Parizeau, formerly of the hydro-
graphic survey staff of the Lillooet on
this coast, was picked up inside of
Hudson bay and towed to within fif
teen miles of Nelson, So heavy was
the ice encountered that a 12-inch
hawser had to he used, and this snapped once.
The Thomey anchored in six
fathoms of water, off Nelson river,
and distant sixteen miles from the
shore. This is the nearest she could
get to the laud at that point. A
gasoline launch was despatched to
take p light craft grounded and had
to wait for the tide to effect a landing. The tides here are very much
as the Bay of Fundy tides.
The Stanley had no difficulty in
making Fort Churchill, getting as
close as a quarter of a mile from
the shore.
Captain Myles and his staff were
landed there.
On the return the Stanley encountered more Ice, much more than on
•the journey to Churchill. The Ice
extended for miles out into the bay,
and at times was sufficient to bring
the Stanley to a quick stop. The
Stanley is built for ice breaking, and
even at that she had quite a task to
get through. She suffered no very
serious damage, however, though she
will likely be obliged to go on the
slip later on to have some plates
fastened.
All this presages a none too pleasant outlook for the Thomey, which
has only her sails to rely upon. The
Thomey is expected to leave as early
as possible, in order to escape Imprisonment in the bay all winter.
The Earl Grey la now in Hudson
bay, and is to return to Quebec as
soon as the governor-general reaches
the coast. As she is a powerful Ice
breaker, no anxiety is felt on her
account.
According to the accounts brought
by the Stanley, the Hudson bay is a
pretty tough proposition as a steamship route. Just one year ago a
steamer, so the people at Churchill
said, was carried up and down the
bay for eighteen days before reaching Churchill. The thermometer got
as low as 49 degrees last winter, but
the usual marking of the glass is 60
degrees. Last winter was an exceptionally fine and mild one.
As there are only sixteen fathoms
of water sixteen miles off Nelson that
point does not loom up very promising for the terminus of the Hudson
Bay railway. Conditions at Churchill
are better.
The summer in the bay is very
short. In fact, there can be said to
be very little or no summer at all.
The Ice begins to form again next
month, and with the ice "left over"
the proposition looks rather tough.
Mr. Parizeau, the engineer in
charge of the Thomey's party, will
remain at the bay until the ice is
good and hard, and will then travel
overland to Winnipeg. On his report will depend the feasibility of
Nelson river as a port for ocean-going steamers.
This is the first report from the
Canadian fleet In Hudson bay, and
while it Is not official, it still gives
a good idea of what has to be encountered in the task of making that
route a highway between Canada and
England.
. o	
XO FIGHT IX VANCOUVER
NOTICE
NOTICE Is hereby given that application will be made to the Legislative Assembly of the Province of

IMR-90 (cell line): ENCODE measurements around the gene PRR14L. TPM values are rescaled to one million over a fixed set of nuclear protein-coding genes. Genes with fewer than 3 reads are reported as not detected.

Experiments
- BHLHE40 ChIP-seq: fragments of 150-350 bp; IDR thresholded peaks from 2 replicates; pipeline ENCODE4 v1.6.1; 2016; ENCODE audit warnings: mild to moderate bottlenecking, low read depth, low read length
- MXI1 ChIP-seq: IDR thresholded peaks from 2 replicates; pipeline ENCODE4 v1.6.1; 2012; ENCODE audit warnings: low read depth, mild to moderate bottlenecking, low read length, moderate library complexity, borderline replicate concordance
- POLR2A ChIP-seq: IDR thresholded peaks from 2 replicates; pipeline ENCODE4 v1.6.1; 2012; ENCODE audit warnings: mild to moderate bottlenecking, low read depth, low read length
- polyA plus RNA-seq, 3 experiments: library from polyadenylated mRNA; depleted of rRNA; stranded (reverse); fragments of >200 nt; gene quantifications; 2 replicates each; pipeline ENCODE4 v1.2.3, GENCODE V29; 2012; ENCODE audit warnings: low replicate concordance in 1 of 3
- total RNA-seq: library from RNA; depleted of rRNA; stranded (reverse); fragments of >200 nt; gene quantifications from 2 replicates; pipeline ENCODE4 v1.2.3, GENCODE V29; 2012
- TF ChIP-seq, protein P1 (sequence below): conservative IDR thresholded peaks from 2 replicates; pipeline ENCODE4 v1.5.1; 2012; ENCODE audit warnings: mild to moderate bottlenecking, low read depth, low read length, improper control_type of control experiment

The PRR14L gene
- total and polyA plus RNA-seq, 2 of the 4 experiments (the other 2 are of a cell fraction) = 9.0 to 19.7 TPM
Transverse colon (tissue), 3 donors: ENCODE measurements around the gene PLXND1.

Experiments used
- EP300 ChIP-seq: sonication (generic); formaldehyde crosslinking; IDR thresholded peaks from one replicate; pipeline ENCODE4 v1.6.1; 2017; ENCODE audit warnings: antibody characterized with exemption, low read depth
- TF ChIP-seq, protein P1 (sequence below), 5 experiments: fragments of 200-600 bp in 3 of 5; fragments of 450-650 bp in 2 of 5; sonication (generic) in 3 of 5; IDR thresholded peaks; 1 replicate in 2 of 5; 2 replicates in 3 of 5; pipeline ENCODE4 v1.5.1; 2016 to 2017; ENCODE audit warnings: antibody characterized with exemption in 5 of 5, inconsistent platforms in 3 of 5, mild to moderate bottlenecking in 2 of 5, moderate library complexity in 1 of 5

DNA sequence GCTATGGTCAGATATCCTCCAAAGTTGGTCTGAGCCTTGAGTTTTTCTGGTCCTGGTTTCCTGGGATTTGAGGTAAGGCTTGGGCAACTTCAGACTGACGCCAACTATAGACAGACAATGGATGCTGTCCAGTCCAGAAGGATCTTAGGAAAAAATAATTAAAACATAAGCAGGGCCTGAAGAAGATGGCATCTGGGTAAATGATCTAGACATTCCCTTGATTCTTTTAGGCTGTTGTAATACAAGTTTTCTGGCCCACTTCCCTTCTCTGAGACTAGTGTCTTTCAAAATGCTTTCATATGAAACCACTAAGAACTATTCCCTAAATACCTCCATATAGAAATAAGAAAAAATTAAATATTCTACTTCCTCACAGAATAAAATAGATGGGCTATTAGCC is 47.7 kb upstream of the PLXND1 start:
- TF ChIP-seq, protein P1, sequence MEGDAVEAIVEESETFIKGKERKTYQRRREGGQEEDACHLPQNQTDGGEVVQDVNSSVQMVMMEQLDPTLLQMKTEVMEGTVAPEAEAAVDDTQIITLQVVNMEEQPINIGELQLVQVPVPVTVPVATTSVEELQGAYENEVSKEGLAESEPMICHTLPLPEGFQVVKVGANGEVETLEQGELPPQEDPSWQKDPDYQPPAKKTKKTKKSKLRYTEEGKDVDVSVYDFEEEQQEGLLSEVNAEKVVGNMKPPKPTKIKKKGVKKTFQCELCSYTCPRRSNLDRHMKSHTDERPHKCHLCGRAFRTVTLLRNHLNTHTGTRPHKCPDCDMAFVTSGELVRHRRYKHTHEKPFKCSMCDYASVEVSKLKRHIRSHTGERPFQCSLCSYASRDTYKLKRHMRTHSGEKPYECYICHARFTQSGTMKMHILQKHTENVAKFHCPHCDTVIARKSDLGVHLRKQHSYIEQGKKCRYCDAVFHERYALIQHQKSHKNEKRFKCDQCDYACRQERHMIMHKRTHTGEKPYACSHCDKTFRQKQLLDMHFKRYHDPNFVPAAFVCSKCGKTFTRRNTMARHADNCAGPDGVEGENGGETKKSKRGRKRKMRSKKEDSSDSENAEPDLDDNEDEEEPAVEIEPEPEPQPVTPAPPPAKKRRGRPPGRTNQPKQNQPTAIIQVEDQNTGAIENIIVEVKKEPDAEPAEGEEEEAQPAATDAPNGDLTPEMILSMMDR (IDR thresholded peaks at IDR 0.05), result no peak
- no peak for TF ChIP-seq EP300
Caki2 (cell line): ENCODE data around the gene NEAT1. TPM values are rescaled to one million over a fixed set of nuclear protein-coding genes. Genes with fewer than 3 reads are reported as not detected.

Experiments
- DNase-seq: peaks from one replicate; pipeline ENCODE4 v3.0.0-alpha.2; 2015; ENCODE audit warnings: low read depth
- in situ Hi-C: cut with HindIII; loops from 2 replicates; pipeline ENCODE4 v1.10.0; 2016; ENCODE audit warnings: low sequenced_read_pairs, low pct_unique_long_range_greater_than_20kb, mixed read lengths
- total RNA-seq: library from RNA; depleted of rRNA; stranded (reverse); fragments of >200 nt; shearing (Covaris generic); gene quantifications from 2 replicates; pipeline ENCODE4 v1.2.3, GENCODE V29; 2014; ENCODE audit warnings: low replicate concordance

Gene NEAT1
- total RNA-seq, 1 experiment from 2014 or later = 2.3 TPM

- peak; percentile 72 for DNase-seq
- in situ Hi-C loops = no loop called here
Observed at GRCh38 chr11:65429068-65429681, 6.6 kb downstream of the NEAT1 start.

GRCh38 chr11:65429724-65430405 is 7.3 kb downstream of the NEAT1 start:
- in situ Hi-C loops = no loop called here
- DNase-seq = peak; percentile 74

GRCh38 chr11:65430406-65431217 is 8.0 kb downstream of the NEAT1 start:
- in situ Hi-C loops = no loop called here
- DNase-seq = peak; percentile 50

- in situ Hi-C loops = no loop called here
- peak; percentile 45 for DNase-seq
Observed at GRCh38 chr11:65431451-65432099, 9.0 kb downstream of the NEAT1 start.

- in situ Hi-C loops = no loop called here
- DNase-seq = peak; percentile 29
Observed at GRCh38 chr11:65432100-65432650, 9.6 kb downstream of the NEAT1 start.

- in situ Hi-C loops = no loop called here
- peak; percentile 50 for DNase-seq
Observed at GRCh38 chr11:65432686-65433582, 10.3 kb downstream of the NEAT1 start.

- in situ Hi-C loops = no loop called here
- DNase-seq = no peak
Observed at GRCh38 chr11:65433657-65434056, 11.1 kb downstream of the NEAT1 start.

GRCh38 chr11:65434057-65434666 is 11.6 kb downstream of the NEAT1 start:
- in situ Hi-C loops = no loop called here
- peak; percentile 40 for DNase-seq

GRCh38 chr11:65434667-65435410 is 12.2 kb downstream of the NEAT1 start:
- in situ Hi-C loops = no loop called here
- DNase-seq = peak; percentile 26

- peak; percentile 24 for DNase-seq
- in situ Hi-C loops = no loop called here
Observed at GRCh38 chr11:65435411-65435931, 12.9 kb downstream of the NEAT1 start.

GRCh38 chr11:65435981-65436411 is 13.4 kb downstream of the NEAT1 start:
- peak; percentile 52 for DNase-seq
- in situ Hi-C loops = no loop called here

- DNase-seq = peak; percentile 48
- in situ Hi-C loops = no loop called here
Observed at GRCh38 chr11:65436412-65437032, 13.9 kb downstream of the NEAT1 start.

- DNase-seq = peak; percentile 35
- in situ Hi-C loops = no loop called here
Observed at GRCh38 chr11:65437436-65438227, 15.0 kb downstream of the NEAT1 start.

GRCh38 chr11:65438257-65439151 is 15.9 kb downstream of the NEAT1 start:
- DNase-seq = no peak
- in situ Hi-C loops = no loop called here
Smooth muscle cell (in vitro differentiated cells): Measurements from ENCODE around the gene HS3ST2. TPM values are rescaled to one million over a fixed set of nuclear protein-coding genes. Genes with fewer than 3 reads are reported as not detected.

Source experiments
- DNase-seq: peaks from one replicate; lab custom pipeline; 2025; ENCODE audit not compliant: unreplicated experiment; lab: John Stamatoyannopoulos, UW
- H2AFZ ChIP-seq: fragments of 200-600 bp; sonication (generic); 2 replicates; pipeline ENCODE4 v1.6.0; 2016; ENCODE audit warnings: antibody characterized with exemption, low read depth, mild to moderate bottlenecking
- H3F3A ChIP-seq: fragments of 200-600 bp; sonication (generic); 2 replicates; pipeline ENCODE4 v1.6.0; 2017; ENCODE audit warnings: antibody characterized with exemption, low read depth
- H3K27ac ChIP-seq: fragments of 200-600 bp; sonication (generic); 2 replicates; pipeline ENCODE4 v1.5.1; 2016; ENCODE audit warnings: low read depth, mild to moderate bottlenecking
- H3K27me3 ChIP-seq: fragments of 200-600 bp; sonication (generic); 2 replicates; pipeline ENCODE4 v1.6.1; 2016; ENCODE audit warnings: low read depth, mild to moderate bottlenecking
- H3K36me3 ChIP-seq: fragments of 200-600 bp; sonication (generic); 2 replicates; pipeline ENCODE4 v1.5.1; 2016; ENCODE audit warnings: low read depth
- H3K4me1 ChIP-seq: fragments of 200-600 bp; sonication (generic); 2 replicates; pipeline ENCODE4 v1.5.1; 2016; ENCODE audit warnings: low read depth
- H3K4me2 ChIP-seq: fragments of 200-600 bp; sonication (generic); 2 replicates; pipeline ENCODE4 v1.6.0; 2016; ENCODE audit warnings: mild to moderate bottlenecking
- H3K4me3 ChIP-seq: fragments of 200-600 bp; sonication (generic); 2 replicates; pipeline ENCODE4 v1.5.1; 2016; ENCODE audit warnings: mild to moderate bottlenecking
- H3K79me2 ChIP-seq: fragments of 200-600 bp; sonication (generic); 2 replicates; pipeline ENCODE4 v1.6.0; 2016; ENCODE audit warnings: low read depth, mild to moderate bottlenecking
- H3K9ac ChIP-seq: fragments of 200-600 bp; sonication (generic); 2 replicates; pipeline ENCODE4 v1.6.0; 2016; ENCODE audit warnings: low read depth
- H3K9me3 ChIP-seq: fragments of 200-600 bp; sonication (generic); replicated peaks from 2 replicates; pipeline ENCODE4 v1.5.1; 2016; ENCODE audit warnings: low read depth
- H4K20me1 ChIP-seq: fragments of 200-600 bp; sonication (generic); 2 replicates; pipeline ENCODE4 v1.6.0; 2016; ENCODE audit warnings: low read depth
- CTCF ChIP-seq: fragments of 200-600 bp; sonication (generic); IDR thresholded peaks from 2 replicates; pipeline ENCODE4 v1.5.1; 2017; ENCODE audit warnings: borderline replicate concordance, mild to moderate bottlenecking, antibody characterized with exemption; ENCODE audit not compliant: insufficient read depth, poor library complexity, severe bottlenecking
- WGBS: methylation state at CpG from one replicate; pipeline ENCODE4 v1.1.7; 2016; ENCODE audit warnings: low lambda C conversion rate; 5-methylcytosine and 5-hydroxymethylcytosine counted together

British Columbia at its next Session
for an Act to incorporate a company
with power to construct, equip,
maintain and operate a line or lines
of railway of standard guage with
any kind of motive power for the
conveyance of passengers and freight,
and with all the powers contained
In the "Model Railway Bill": Commencing from a point at or near
Port Simpson, or Work Channel, In
the Coast District, British Columbia,
by the most feasible, desirable and
practicable route to a point on the
Eastern boundary of the Province of
British Columbia, via the South-west
side of Work Channel to the Skeena
River; thence up the North side of
the Skeena River to a point near
Hazelton; thence to the junction of
the Bulkley River; thence up the
right bank of this River eight (8)
miles to the Suskewa River; thence
up this River by a low divide to the
head of Babine Lake; thence to the
north end of Stuart Lake; thence
north of McLeod Lake to the Mis-
nichlnca River; thence up the Mls-
nichinca River by Summet Lake to
Pine River Pass; thence north-westerly to head of Pine River, and down
this River to Moberley Lake; and
thence by the Peace River to the
Eastern boundary of the said Province of British Columbia; and with
power to construct, operate and
maintain all necessary bridges, roads,
ways and ferries; and to build, acquire, own and maintain wharves and
docks in connection therewith; and
to build, acquire, own, equip and
maintain steam and other vessels and
boats, and to operate the same on
any navigable waters; and with
power to build, equip, operate and
maintain telegraph and telephone
lines in connection with the said
Railway and branches, and to transmit messages for commercial purposes, and to charge tolls therefor;
and to generate and to sell electricity
for the supply of light, heat and
power; and with power to expropriate lands for the purposes of the
Company; and to acquire lands,
money bonuses, privileges or other
aids from any Government, municipal corporation or other persons or
bodies; and to levy and collect tolls
from all persons using, and on all
freight passing over any of such
roads, railways, ferries, wharves and
vessels built by the Company; and
with power to connect with and make
traffic or other arrangements with
railway, steamboat, or other companies:
Dated at Victoria, B.C., this 11th
day of August,  1910.
BARNARD & ROBERTSON,
A19.       Solicitors for the Applicants.
LAND PURCHASE NOTICES
Skeena Land District—District of
TAKE NOTICE that Phillip Williams, of Sydney, Nova Scotia, occupation accountant, Intends to apply